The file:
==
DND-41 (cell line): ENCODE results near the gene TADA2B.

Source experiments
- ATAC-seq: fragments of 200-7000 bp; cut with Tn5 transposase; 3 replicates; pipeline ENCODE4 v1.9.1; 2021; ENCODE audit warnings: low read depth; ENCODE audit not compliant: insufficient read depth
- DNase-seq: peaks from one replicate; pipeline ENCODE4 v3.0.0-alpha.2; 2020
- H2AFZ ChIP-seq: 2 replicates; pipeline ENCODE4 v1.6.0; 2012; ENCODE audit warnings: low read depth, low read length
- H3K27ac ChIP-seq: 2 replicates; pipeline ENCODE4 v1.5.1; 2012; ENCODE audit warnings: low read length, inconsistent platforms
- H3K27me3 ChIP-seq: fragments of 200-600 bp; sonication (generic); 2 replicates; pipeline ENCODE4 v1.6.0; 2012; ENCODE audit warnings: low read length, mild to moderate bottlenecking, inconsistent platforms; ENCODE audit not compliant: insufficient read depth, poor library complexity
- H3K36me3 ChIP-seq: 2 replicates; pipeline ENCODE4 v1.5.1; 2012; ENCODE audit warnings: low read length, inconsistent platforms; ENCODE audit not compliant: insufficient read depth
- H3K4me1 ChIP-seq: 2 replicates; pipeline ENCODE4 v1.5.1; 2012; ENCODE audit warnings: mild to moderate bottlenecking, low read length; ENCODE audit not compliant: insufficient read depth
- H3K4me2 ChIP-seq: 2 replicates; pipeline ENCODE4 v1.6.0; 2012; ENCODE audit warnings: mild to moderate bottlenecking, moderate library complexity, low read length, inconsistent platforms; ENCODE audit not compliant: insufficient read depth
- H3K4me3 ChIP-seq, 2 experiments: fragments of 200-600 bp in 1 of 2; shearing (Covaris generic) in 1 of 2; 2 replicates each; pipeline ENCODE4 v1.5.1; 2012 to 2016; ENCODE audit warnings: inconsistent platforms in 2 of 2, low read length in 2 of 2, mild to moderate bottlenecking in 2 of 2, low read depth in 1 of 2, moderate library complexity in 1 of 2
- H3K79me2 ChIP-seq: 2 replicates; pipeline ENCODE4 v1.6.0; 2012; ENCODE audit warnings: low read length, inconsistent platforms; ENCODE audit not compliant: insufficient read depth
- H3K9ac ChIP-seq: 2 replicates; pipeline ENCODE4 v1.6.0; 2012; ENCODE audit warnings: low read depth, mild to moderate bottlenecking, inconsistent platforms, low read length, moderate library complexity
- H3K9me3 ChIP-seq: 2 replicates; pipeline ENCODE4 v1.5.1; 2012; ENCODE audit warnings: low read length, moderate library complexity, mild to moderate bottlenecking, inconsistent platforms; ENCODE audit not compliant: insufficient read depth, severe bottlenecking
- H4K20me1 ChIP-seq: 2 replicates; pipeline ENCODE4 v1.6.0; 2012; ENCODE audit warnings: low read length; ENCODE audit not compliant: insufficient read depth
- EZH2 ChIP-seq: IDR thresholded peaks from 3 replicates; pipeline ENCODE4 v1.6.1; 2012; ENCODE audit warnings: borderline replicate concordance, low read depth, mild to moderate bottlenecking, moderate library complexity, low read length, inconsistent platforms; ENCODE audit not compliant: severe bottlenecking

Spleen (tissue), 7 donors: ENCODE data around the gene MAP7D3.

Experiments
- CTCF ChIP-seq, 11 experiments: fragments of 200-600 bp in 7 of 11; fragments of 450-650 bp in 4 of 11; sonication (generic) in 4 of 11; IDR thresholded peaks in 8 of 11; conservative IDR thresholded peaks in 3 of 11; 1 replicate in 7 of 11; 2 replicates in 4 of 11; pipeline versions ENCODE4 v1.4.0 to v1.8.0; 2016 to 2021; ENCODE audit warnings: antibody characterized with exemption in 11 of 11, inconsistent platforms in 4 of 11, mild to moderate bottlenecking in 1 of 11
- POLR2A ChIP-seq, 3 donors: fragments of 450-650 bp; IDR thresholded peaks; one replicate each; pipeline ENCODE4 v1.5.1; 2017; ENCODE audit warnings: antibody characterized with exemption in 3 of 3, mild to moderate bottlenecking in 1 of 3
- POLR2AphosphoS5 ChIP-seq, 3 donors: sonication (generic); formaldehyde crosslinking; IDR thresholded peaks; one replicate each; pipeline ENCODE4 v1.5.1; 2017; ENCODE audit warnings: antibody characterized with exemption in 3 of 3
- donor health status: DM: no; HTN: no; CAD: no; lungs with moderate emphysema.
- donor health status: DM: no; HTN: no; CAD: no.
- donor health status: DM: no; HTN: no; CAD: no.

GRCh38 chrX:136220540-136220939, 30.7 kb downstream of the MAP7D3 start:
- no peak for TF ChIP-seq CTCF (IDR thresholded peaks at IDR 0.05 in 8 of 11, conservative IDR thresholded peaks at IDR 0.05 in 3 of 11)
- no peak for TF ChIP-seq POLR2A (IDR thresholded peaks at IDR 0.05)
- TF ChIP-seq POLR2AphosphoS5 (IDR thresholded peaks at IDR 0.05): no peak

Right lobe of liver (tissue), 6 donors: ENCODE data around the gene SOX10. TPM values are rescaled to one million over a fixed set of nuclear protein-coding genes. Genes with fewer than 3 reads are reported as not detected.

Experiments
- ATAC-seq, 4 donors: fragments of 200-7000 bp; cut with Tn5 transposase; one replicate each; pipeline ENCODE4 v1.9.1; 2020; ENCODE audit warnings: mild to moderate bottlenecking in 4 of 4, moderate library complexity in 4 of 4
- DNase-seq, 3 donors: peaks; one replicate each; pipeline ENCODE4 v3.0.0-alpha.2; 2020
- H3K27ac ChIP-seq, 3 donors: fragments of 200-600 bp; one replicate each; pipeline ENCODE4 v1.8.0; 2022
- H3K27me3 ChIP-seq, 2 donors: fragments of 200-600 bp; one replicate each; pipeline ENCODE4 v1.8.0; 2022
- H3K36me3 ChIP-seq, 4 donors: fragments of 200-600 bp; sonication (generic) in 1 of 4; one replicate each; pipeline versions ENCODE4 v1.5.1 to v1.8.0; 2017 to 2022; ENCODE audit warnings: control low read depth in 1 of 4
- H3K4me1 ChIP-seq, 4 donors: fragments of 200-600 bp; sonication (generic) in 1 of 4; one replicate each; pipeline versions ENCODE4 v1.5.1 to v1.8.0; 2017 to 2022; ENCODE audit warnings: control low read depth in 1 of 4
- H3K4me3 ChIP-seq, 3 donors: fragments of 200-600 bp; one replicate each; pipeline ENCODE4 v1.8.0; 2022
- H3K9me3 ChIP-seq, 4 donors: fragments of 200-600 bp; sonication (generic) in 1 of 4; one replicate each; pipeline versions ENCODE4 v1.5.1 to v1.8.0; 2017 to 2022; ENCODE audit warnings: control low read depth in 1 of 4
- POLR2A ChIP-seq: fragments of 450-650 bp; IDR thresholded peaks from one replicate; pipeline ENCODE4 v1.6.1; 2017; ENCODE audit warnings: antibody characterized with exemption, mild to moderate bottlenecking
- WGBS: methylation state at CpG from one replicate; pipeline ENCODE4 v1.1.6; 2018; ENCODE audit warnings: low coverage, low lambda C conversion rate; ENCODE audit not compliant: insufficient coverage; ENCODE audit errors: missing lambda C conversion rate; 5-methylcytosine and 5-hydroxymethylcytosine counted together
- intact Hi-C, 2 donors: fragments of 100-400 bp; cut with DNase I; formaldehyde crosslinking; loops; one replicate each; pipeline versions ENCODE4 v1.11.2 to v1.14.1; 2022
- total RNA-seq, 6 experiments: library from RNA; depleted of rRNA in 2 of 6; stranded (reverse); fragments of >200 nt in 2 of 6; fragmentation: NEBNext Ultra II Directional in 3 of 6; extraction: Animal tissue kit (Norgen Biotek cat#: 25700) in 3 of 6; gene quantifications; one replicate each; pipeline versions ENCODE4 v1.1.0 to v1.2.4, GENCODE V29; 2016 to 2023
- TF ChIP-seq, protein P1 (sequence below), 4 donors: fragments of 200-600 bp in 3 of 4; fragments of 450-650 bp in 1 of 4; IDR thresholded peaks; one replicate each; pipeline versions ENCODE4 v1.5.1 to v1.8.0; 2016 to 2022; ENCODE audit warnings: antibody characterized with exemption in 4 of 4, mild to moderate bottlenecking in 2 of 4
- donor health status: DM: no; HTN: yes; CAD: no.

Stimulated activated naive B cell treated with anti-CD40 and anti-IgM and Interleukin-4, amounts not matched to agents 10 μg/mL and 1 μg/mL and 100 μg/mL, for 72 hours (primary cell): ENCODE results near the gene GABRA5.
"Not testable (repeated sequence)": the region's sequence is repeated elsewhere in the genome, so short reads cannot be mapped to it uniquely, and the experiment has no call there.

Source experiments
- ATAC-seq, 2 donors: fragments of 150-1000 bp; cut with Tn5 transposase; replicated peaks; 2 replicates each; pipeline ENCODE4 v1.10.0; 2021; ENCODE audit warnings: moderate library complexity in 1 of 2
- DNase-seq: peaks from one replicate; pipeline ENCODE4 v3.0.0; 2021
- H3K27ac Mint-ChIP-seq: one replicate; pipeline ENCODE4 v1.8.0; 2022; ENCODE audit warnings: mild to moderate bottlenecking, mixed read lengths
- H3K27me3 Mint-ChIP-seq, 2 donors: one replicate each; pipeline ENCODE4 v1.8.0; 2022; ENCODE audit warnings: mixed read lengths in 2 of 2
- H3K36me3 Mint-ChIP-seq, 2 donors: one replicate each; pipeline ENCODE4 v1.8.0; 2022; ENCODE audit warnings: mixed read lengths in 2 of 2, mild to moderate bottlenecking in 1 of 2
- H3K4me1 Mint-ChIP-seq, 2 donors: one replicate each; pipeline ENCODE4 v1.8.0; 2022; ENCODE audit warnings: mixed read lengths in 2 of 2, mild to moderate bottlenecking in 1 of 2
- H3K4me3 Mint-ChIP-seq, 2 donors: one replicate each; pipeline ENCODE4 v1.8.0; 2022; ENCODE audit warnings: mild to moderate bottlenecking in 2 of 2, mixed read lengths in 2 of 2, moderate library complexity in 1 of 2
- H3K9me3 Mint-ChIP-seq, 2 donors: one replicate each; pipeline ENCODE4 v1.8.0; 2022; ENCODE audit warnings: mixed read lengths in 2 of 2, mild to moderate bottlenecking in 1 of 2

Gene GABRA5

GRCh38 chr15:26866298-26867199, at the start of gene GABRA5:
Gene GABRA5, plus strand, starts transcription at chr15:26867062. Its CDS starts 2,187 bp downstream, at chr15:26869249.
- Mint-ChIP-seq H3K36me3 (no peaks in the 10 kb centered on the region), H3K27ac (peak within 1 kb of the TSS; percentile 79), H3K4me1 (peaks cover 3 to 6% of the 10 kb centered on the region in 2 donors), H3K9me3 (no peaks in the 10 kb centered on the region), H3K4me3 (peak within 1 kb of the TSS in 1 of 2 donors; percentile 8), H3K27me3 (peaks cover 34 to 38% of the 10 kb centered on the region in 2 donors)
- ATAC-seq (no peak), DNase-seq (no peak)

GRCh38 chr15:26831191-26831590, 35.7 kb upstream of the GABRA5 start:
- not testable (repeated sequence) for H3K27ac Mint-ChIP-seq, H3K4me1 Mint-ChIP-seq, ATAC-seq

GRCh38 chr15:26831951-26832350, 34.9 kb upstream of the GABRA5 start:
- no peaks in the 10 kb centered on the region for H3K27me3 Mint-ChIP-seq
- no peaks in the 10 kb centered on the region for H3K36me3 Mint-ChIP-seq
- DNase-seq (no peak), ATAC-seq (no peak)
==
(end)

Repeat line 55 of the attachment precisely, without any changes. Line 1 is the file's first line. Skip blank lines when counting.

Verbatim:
- H3K9me3 Mint-ChIP-seq, 2 donors: one replicate each; pipeline ENCODE4 v1.8.0; 2022; ENCODE audit warnings: mixed read lengths in 2 of 2, mild to moderate bottlenecking in 1 of 2